Khadija Rouf reviews My Name is Mercy by Martin Figura (Fair Acre, 2021), Hilary Menos reviews Nina Simone is Singing by Leontia Flynn (Mariscat, 2021) and Mat Riches reviews Litanies by Naush Sabah (Guillemot, 2021)
My Name is Mercy by Martin Figura
In 2021, the poet Martin Figura became Poet-in-Residence for Salisbury NHS Foundation Trust. He was commissioned to write poems based on staff experiences of working through the pandemic. He spoke to staff and volunteers in their workspaces, and he prefaces this collection by saying that the impact of the pandemic was “lasting”, “palpable and deeply affecting”.
The impact of Figura’s resulting pamphlet is, in turn, lasting, palpable and deeply affecting. My Name is Mercy was published in December 2021 and is an astonishing and moving insight into the unmapped experiences of staff and patients across an intensely traumatic time. The poems reflect a range of staff experiences including ICU nurses, clinical psychology, pathology, hospital chaplains, the End of Life Team and, of course, the patients. The poems chart this time in a variety of poetic forms which give a variety of rhythm and pace in the collection, drawing the reader along through an emotional journey of highs and lows.
My Name is Mercy is peppered with the indelible symbols of the pandemic: masks, space, screens and PPE. It also charts the disturbance of normal relational life and the difficulties of giving healthcare within that. Some of the poems are clearly anchored in the words of staff before launching into the poetic and lifting the reader into liminal spaces. A habitual commute to work is eerily unfamiliar in locked-down Salisbury in ‘Morning’. Another poem, ‘Space’, captures the alienation which ICU staff felt, particularly during the second wave, when civil society was returning to some sort of normality yet clinicians in intensive care were still working with those stricken by coronavirus. The disconnection and sense of being left behind by our elected leaders is captured in ‘Success in the Time of COVID-19’.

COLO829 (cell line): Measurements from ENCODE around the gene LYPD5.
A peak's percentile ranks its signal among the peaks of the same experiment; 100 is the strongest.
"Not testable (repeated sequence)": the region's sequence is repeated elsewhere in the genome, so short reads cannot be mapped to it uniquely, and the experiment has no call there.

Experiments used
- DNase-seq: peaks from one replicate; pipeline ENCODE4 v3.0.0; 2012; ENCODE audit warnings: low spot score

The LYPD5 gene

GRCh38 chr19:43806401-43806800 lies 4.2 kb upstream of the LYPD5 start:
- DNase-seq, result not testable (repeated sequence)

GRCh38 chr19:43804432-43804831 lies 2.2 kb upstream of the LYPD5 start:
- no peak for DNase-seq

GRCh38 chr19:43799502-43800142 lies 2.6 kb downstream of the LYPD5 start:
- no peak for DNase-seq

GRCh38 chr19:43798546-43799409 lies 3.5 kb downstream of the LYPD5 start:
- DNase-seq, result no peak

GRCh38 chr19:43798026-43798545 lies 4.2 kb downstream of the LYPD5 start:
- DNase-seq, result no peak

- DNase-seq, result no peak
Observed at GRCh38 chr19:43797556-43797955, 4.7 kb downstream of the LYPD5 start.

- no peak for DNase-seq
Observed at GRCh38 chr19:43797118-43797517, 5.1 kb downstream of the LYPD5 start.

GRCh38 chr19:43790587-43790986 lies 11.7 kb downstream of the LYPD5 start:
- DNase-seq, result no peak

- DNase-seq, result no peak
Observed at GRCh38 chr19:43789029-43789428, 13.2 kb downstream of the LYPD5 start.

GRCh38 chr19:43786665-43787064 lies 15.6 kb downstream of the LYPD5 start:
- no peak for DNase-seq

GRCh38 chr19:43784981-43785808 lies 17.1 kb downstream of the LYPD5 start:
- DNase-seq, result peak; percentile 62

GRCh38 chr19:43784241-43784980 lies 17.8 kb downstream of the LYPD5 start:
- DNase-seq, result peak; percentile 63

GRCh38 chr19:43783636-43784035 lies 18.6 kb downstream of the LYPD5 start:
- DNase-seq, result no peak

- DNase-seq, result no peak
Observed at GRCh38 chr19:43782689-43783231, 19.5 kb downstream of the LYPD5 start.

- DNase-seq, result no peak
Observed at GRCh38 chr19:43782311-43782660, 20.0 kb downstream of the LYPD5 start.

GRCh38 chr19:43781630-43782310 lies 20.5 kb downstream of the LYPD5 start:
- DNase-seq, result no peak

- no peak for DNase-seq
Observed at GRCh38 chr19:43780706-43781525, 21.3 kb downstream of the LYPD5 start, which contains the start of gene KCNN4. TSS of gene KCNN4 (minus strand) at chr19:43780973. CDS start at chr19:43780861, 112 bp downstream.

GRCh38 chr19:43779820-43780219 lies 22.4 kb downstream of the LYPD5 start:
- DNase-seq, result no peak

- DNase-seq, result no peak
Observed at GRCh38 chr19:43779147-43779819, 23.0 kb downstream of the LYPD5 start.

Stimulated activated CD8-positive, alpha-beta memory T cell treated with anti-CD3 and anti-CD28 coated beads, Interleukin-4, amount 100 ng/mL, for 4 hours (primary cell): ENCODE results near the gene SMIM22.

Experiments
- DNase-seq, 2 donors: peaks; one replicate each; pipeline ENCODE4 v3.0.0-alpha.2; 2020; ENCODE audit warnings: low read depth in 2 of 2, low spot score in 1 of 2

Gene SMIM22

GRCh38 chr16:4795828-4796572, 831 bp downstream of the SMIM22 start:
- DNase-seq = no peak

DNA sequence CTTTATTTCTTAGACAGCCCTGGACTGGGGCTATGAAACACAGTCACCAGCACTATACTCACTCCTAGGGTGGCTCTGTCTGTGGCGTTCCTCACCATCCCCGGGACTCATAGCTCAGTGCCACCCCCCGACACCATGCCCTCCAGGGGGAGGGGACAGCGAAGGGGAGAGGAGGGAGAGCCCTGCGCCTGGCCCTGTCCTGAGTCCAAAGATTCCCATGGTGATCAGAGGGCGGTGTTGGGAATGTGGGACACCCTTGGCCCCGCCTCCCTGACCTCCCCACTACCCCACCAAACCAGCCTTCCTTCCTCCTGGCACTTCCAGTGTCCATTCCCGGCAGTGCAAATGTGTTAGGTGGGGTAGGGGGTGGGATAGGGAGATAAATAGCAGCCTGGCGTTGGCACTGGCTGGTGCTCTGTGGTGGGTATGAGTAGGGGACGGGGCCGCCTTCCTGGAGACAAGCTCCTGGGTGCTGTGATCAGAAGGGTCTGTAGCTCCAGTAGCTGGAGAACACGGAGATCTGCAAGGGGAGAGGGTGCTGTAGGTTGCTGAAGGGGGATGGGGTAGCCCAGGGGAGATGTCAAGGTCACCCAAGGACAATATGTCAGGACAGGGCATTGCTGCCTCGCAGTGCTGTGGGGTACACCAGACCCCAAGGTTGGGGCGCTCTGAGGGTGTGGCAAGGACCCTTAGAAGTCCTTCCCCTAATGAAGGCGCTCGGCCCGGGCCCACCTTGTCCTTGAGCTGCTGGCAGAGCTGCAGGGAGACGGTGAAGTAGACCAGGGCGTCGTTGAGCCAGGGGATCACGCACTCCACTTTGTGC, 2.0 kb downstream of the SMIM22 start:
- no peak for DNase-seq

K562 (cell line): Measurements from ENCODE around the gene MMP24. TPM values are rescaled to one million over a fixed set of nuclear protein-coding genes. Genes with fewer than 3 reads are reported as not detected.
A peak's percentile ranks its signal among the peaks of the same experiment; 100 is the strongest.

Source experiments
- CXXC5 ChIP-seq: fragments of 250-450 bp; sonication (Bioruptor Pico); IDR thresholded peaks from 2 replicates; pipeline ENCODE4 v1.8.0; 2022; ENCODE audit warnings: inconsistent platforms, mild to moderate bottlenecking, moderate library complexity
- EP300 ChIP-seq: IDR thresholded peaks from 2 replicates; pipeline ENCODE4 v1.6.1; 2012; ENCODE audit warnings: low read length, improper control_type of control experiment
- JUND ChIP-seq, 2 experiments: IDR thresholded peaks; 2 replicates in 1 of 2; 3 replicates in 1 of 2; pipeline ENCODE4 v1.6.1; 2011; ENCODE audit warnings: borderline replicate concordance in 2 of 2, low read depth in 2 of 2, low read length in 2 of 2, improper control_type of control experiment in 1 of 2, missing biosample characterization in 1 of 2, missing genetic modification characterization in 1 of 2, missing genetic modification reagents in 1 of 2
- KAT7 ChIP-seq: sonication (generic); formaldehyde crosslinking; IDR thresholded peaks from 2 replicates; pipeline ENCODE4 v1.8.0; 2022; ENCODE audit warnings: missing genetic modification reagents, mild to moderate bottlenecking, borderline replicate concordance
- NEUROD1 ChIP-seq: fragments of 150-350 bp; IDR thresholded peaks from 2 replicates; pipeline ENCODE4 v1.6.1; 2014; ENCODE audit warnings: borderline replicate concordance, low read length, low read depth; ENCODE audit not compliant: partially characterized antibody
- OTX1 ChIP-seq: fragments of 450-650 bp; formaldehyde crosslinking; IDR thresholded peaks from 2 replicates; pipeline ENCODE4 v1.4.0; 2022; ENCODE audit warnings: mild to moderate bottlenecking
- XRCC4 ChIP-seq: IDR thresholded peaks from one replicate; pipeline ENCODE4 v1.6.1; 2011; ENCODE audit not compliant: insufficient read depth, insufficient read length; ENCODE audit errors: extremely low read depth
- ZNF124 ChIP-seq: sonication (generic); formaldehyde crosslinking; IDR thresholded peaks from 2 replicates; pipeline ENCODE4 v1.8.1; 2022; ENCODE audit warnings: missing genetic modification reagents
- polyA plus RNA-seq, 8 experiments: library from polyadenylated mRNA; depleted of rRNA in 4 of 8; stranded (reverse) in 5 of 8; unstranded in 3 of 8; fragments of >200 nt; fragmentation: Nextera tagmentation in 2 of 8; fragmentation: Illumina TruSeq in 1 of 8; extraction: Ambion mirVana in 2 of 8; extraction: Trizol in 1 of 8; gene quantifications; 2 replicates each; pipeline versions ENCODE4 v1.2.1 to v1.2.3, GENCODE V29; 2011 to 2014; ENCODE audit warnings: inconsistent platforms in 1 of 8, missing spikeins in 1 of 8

An adviser embraced her minister
in delight at the thought of Freedom Day.
We, or most of us, rolled up our sleeves
and waited: what else could we do?
The themes of enforced social distance and space move into the realm of the planetary at several points in the collection — some poems refer to constellations, orbits and gravity. It reflects how many of our landscapes changed beyond recognition. The efforts to care for very sick and dying patients was accompanied by some of the most acute experiences of stress and loneliness. The poem ‘Nightshift’ captures this loneliness of the clinician as an “untethered astronaut” outside oneself, reaching across time. The poem is haunting, and beautifully expressed in this reading by Olivia Colman.
My Name is Mercy … is an astonishing and moving insight into the unmapped experiences of staff and patients across an intensely traumatic time
There is deep gratitude for those who kept things running in the brimming prose poem, ‘Praises and a Curse’. Here, porters, chefs, delivery drivers are celebrated, and there is prayer-like thanks for small, usually-taken-for-granted blessings.
Figura also picks up the themes of home and belonging, the impacts of the corrosion of physical closeness within relationships and also how resourceful people were amidst this. The search for connection, kindness and comradeship is evident in ‘Notes Left Behind for a Newbie’.
Remember we are a raft.
At any moment you can reach out
for the hand of someone else reaching out.
And of course, staff also became sick at times, with colleagues themselves needing the care of the NHS. In ‘Mother’s Day’, there is a deep sense of this connectedness:
The boundless gratitude for kindness, luck:
This family, these friends, this work.